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Sleep and Aging: How Does Sleep Change As You Get Older

Just like your body changes as you grow older, the way you sleep is also affects…



In this article, we take an in depth look at sleep and aging. That is, how does sleep change as you age. And, does sleep affect aging.

These are two of the most common questions we get from people who are concerned with sleep and growing old.

As such, our goal is to help you understand the relationship between these two inevitable things in life.

How Does Sleep Change As We Age?

During your life, you’ll notice that the number of hours you need to sleep changes. In general, the younger you are the more hours of sleep is needed. But, as you get older, the amount of nightly rest slowly decreases all the way until your senior years.

Age Number of Hours of Sleep Need
Newborns 14 to 17 hours
1 to 4 years old 10 to 14 hours
6 to 13 years old 9 to 11 hours
14 to 17 years old 8 to 10 hours
18 to 64 years old 7 to 9 hours
65 years and older 7 to 8 hours
  • Newborns need the most amount of sleep, typically anywhere over 14 hours a day
  • Between the ages of 1 to 4 years old, the hours slightly decrease to about 12 or so hours.
  • During your childhood, the goes down further to 9 to 11 hours.
  • But your teens, you’re down to 8 to 10 hours.
  • Bulk of your life between the ages of 18 to 64 years old, you’ll need 7 to 9 hours of sleep nightly.
  • As you get older, the amount of sleep decreases to between 7 and 8 hours per night.

Do People Sleep More as They Get Older?

Older people need less sleep than younger individuals because as we age our body lowers its requirement for sleep to minimize the effects of daytime sleepiness and lethargy (1).

Older people sleep less than younger people due to a decrease in melatonin production throughout the night. They also tend to wake up sooner due to this biochemical change in the brain.

This decrease in melatonin also allows an individual to spend less time in slow wave sleep which is deep restorative sleep. While the sleep is essential for memory and recall, it’s worth noting that too much slow wave sleep will leave you exhausted when you wake up (1).

Do Circadian Rhythms Change with Age?

As we age our circadian rhythm shifts quite a bit. And while this isn’t the only reason older individuals sleep less, it is a contributing factor (2).

Older individuals experience twice the amount of time spent awake during the night compared to younger people. But, they also report less daytime lethargy.

This is partially because the subcortical structures in the brain that help produce the circadian rhythm are slowly degraded as part of the natural aging process. This degradation also results in younger people sleeping sooner at night and waking earlier in the day.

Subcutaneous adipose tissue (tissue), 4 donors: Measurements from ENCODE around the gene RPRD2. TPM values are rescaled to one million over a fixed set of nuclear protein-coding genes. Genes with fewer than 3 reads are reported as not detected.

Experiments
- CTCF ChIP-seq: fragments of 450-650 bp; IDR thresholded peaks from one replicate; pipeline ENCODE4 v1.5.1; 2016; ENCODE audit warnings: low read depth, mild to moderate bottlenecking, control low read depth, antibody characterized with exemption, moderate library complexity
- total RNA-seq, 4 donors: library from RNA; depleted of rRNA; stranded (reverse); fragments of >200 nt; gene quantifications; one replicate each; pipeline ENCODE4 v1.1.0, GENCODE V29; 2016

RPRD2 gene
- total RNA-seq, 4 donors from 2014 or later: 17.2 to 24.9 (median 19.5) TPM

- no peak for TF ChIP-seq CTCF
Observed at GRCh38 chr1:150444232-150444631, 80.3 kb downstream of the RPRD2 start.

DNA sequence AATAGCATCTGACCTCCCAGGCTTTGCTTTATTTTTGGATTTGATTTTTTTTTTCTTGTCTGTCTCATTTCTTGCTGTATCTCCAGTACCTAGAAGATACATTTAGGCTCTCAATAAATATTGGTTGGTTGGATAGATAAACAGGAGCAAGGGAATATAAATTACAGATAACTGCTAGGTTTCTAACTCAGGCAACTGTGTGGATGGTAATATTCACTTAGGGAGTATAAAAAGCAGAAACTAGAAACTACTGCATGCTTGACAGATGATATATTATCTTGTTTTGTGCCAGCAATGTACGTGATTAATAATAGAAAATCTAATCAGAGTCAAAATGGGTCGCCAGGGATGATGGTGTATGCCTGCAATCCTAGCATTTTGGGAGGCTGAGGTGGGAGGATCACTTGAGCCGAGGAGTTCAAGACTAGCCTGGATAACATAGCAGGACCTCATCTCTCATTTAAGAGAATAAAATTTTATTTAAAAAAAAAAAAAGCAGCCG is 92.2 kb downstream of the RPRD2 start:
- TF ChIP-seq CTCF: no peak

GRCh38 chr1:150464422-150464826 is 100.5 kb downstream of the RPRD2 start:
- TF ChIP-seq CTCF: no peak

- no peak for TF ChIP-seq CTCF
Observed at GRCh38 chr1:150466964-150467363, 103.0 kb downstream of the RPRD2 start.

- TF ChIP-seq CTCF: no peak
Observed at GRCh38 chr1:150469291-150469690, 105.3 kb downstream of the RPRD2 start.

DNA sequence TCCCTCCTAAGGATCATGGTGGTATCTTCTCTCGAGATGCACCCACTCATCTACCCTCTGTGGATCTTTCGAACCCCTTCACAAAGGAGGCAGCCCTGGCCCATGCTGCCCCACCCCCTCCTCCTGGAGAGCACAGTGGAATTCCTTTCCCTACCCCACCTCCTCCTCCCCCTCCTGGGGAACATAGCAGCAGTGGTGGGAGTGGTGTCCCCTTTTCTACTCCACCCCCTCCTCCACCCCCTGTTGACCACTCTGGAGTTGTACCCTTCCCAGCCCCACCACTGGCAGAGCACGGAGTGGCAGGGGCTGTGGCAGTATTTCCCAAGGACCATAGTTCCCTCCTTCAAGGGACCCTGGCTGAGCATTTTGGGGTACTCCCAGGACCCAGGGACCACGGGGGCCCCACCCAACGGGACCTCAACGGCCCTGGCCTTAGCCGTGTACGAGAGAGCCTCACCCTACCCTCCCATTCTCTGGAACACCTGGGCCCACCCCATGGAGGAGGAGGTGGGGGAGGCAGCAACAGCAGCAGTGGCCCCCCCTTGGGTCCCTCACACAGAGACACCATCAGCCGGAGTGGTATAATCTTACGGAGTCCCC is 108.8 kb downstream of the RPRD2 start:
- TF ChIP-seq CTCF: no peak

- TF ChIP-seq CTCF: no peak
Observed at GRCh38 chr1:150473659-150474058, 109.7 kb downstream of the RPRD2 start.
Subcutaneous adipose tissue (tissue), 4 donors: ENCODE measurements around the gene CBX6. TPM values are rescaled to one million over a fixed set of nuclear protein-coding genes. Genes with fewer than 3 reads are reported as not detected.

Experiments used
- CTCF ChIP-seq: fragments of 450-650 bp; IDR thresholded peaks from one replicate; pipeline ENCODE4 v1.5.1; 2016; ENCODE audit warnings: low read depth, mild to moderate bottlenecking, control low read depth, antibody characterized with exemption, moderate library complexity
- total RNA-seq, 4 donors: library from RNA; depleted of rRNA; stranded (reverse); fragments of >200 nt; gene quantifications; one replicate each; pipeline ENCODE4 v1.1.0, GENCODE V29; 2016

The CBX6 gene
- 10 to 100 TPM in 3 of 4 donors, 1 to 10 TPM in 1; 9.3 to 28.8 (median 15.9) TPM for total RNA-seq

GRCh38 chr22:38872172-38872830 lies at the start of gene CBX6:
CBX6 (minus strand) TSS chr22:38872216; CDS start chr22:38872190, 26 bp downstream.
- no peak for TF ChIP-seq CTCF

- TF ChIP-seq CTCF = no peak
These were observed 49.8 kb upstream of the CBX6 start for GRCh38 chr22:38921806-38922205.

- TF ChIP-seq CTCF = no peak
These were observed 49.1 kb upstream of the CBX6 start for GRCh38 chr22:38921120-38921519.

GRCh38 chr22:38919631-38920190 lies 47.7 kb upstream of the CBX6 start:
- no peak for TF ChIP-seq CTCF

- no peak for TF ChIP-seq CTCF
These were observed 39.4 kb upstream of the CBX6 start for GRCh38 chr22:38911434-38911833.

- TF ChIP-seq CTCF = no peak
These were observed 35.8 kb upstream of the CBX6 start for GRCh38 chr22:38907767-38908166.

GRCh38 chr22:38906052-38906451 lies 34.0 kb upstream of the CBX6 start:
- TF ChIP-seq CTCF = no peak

How Do Our Sleep Patterns Change as We Get Older?

As we mentioned above sleep patterns change with age. These changes stem mostly from biochemical shifts within the brain and natural degradation of the circadian rhythm as part of healthy aging (1, 2).

Older individuals are more likely to fall asleep earlier in the evening and wake up earlier in the morning. This is thought to be because the circadian rhythm relies more on natural light cycles as we age. But, more investigation is needed to prove this (2).

One of the things you’ll also notice as you age is that naps also become harder to take as we get older. This is because we require less sleep. People beyond middle-age also take twice as much time to fall asleep during the day compared to their twenty to thirty-year-old counterparts, even under sleep deprived conditions (1).

Changes in Sleep Stages as You Age

As we age, we require less sleep at night. But, we also spend less time in certain sleep stages throughout the night. And, this can have a variety of effects on our mental state (3).

One example is that we spend less time in REM sleep as we age, especially after we turn sixty (3). We also have more frequent interruptions during non-REM stage three sleep as we get older. This results in us feeling less rested the next morning, despite sleeping fewer hours per night.

Since we experience less deep sleep as we get older, we don’t see the same rejuvenating effects to our memory and cognition as much as we did when we were younger (2).

Also, as we get older, less growth hormone and decreased levels of melatonin will be produced. This results in more sleep disruptions and difficulty falling asleep at night (1, 2).

Similarly, the shifts in sleep stages as we age aren’t entirely predetermined. Some of the effects can be attributed to the medications that older populations take which commonly enhance sleeping issues (3).

How Does Lack of Sleep Cause Premature Aging?

While you do sleep less as you get older, it’s also worth noting that not getting enough sleep can accelerate aging. Sleep deprivation affects both your physical looks as well as your mental and physiological well-being.

As a result, it’s not only your skin that prematurely ages, but lack of sleep also causes unnecessary cell aging. This causes you to “get older” inside and out.

1. It Affects Your Skin

Sleep deprivation, whether it is acute or chronic, will cause your body to age prematurely. And, it will be most noticeable in your skin (4).